09 | Chanel

Mention “haute couture” and people tend to imagine floor-sweeping gowns embroidered to the heavens with just about every sparkly thing that exists. If Coco Chanel were alive today, she would surely baulk at this.

It was the Mademoiselle’s clean and simple approach towards fashion that Chanel creative director Virginie Viard picked up and expounded here. For the collection, she travelled to Coco’s summer house and the abbey in Aubazine, France, where Chanel had lived since the age of 12.

(Image: Chanel)

With surprising details on streamlined silhouettes, Viard elevated the effortless appeal of her line-up. For daywear, she gave a lean-cut wool dress Bertha collars that easily transported one to a modern-day abbey, with hand-sewn matt sequins in the motifs of cobbled walkways for a subtle luxuriousness.

Against a set that channelled summer rays shining down on an abbey cloister, Viard’s oeuvre drew references to stained-glass windows — the same ones that inspired Coco’s famous interlocking-Cs logo — with pastel sequins fastidiously applied on a jacket-and-skirt combo.

For evening, sheer confections like tulle-overlaid skirts and ball skirts exuded girlish allure. Some also had floral embroidery encased within soft organza.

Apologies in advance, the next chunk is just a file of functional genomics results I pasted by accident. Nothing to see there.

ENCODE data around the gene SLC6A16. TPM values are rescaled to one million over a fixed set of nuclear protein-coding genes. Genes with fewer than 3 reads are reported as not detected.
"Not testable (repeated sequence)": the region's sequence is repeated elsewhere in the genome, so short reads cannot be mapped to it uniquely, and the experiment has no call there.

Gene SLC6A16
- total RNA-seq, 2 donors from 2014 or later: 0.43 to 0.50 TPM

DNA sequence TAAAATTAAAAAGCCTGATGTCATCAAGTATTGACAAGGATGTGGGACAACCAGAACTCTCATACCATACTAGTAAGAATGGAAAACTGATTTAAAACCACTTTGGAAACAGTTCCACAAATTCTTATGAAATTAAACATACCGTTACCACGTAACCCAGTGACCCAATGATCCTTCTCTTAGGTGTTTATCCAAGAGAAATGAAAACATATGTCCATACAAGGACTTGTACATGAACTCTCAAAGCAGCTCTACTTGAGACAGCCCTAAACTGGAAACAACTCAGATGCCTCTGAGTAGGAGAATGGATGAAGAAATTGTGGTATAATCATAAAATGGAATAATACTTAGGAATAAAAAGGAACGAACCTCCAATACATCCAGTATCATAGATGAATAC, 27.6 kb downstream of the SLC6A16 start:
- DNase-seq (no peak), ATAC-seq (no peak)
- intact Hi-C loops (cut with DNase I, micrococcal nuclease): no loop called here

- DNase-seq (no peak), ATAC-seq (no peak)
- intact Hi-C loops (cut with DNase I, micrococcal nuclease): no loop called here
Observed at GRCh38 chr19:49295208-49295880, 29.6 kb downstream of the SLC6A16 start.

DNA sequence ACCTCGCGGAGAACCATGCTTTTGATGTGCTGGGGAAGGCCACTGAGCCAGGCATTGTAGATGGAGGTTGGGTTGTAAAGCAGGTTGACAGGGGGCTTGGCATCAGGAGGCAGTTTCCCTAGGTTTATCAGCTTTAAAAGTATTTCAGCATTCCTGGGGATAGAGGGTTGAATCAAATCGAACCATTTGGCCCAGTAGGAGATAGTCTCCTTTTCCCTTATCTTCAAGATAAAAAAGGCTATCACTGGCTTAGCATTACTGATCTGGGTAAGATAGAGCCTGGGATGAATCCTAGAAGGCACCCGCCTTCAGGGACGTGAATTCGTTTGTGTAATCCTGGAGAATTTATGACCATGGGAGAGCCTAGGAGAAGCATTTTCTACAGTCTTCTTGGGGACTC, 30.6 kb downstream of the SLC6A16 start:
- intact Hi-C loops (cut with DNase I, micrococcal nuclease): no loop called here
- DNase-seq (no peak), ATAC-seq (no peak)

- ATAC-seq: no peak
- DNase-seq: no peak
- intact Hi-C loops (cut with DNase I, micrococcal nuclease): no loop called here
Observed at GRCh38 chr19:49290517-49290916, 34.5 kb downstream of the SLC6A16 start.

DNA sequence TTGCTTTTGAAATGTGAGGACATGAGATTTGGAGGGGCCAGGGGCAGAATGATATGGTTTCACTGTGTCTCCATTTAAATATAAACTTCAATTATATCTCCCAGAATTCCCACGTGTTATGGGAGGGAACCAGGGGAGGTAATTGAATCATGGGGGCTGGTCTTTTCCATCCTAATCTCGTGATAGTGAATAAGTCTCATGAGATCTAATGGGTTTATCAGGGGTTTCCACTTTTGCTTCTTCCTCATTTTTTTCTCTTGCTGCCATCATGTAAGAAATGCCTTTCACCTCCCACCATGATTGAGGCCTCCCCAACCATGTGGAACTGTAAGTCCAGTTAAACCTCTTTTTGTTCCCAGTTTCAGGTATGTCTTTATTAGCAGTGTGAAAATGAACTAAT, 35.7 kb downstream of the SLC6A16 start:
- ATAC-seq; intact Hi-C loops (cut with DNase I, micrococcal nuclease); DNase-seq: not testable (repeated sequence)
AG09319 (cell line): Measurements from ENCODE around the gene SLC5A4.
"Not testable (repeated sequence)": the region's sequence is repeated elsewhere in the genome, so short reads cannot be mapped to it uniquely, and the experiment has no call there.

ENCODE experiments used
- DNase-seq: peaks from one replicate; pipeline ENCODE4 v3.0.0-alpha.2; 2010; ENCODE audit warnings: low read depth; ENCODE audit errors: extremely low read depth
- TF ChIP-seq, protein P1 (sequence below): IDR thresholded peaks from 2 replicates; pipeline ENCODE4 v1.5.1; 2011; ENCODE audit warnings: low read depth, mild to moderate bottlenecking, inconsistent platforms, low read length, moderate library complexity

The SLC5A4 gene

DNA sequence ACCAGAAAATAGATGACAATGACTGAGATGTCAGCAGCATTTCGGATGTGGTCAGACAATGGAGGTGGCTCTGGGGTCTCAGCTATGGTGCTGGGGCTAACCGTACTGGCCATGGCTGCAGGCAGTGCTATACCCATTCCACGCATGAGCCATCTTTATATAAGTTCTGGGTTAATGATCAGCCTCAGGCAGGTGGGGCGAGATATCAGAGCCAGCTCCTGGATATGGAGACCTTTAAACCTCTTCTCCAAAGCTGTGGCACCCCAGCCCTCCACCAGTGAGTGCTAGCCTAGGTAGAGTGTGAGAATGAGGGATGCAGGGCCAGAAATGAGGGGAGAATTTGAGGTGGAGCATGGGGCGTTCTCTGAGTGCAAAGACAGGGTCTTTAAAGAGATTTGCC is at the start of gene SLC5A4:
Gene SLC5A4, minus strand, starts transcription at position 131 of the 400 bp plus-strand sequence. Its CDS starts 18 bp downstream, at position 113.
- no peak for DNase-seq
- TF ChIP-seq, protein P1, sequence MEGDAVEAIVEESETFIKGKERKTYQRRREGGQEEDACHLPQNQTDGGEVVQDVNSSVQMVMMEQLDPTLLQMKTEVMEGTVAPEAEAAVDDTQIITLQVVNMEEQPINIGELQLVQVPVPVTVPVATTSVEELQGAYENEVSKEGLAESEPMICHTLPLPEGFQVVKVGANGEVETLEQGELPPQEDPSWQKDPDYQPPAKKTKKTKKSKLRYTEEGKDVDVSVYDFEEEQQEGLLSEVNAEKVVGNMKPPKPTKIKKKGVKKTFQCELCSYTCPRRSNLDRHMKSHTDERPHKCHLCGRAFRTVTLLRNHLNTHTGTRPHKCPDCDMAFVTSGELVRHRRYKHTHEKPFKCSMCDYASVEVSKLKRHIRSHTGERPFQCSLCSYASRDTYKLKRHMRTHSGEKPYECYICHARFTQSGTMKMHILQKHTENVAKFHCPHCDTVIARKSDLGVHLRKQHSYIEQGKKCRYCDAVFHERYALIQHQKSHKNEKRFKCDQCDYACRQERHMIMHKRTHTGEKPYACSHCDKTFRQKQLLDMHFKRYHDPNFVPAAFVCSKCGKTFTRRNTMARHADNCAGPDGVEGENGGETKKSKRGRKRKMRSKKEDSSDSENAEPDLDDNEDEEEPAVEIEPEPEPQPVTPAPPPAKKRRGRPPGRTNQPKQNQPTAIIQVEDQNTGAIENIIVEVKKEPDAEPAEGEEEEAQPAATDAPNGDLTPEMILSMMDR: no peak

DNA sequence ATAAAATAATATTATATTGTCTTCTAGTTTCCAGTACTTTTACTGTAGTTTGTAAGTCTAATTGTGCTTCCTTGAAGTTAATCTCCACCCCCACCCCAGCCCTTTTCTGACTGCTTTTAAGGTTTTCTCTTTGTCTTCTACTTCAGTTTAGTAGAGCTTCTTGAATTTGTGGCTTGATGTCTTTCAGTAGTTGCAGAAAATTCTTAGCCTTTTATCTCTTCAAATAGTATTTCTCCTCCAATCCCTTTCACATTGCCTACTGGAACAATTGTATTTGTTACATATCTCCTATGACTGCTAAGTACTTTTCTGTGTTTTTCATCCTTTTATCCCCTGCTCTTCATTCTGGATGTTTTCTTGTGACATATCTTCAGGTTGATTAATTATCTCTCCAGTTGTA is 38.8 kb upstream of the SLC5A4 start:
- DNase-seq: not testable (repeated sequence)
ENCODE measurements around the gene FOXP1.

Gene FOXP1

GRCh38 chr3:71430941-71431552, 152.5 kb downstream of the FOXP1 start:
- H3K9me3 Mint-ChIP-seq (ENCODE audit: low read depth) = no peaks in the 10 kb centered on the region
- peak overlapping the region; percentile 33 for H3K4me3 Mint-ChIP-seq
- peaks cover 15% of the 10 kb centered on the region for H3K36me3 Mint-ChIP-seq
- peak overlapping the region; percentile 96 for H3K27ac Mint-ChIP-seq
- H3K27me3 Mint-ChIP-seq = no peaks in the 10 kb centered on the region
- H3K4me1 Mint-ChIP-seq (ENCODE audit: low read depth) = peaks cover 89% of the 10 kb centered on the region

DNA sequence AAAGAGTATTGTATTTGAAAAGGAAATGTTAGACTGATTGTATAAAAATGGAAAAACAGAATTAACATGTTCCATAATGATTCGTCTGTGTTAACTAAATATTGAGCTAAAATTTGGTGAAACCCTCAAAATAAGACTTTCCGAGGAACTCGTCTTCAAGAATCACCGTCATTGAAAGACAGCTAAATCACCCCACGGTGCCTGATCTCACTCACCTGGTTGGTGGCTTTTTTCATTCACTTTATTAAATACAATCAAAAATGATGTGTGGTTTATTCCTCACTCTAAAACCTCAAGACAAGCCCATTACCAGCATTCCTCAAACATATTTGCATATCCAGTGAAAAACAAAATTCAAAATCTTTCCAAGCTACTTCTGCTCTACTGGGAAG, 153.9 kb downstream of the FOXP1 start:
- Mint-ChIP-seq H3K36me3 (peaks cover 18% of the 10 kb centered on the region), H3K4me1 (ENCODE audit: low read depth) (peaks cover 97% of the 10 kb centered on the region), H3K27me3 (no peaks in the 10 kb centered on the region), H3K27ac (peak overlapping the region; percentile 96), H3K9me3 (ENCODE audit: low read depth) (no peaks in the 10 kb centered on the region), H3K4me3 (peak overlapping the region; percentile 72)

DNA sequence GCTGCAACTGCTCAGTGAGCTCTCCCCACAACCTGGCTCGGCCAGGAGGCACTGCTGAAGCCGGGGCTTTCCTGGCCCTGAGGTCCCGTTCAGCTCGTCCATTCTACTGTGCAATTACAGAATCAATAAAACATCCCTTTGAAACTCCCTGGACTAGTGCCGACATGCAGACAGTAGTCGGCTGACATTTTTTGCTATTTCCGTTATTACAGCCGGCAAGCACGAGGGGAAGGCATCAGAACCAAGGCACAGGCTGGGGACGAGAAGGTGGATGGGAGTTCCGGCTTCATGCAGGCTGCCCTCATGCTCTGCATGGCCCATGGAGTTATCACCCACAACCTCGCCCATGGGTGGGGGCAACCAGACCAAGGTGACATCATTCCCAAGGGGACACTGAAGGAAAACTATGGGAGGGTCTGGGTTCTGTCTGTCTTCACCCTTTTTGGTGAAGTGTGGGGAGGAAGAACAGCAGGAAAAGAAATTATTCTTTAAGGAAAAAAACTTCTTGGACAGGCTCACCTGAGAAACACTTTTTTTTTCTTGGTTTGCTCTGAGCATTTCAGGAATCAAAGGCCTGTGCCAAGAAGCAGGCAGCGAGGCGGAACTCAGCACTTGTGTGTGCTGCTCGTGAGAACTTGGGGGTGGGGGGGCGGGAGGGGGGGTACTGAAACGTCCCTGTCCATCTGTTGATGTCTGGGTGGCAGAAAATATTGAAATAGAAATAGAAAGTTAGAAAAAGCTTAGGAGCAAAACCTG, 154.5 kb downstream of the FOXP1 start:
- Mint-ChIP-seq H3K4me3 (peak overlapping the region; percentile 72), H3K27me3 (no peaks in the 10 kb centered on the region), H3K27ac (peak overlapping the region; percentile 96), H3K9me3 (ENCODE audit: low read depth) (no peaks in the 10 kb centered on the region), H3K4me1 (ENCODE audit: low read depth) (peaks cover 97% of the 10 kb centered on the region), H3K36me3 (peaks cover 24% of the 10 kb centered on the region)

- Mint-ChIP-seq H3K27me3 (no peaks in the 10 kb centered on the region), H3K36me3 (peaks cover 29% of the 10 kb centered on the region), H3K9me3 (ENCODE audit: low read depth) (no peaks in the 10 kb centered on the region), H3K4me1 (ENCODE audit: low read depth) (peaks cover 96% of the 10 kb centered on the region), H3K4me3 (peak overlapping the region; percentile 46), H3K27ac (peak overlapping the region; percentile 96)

10 | Maison Margiela

Rebellion ruled the runway as models strutted out in all manner of Margiela-famous deconstruction. John Galliano’s couture creations were communicated through a brand-run podcast, where the designer proclaimed, “there are too many clothes in the world”.

As a response, he’d sent his assistants out to thrift stores across Paris, and through the upcycling of these clothing, brought forth gorgeous dresses galore.

With a vision that revolved around bourgeois dressing — a black tulle jacket, pepped up with a ballgown silhouette, was the standout piece — he approached each look with an arsenal of manipulations to bring about a signature Margiela-esque spin.

Large holes were cut into the clothing while mismatched fabrics were tacked together with an offhanded feel. Uproarious collages of colours, from pale lilac to teal and oxblood, served up plenty of IG-worthy moments too.

As if purposefully deviating from traditional couture, Galliano also showcased a work-in-progress look. Here, beautiful silks were sewn together with rough muslin cloth and basting stitches — often the initial stage to assembling a tailored jacket — and left at that.

This story first appeared in the April 2020 issue of A Magazine.